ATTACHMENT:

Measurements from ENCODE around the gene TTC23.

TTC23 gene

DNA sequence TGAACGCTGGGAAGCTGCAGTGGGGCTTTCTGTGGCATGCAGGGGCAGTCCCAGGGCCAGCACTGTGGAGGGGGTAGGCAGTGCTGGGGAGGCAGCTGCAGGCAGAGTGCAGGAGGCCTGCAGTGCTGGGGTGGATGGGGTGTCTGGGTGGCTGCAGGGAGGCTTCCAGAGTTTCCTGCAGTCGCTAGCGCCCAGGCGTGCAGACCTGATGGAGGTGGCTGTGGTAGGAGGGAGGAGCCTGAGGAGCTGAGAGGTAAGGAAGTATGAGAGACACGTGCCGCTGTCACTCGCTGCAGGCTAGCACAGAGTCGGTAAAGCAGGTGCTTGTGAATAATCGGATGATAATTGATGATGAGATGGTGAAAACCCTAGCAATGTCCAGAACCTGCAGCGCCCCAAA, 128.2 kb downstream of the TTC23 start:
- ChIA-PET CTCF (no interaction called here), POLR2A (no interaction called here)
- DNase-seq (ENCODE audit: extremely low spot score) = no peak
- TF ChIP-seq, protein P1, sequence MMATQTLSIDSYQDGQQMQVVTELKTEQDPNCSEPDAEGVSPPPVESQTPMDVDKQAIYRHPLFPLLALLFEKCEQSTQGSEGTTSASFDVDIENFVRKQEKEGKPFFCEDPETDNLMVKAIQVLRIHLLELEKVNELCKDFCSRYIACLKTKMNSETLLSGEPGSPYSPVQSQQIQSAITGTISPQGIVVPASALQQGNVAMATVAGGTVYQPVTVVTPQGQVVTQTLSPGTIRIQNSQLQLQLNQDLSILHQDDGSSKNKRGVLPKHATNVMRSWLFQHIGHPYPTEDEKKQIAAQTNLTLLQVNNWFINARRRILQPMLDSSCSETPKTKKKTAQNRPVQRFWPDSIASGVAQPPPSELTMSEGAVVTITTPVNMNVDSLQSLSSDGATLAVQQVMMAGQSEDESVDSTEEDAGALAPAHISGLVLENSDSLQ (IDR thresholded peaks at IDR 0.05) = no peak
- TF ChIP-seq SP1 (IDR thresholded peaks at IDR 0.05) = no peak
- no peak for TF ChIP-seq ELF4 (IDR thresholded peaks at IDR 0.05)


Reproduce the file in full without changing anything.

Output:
Measurements from ENCODE around the gene TTC23.

TTC23 gene

DNA sequence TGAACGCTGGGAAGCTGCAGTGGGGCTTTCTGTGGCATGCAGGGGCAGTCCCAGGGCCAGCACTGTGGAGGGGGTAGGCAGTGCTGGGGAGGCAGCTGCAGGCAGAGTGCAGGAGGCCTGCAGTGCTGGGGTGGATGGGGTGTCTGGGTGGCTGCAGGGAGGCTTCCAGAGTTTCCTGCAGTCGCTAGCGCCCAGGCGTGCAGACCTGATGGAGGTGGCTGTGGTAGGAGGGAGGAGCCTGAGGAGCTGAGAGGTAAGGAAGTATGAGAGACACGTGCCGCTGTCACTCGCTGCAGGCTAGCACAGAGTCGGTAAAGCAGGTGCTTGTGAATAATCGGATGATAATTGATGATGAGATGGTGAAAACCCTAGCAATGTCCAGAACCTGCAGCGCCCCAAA, 128.2 kb downstream of the TTC23 start:
- ChIA-PET CTCF (no interaction called here), POLR2A (no interaction called here)
- DNase-seq (ENCODE audit: extremely low spot score) = no peak
- TF ChIP-seq, protein P1, sequence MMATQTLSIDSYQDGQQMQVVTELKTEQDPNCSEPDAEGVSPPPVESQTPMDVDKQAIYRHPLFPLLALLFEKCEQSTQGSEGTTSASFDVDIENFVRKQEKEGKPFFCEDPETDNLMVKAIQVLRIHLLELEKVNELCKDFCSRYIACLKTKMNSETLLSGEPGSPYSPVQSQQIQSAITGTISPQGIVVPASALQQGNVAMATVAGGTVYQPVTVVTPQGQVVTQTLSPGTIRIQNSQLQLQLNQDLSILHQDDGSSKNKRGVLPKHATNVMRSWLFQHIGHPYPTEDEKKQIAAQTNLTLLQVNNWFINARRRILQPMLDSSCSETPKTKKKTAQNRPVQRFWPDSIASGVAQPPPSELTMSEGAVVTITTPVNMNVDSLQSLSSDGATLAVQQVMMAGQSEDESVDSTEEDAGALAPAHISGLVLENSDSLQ (IDR thresholded peaks at IDR 0.05) = no peak
- TF ChIP-seq SP1 (IDR thresholded peaks at IDR 0.05) = no peak
- no peak for TF ChIP-seq ELF4 (IDR thresholded peaks at IDR 0.05)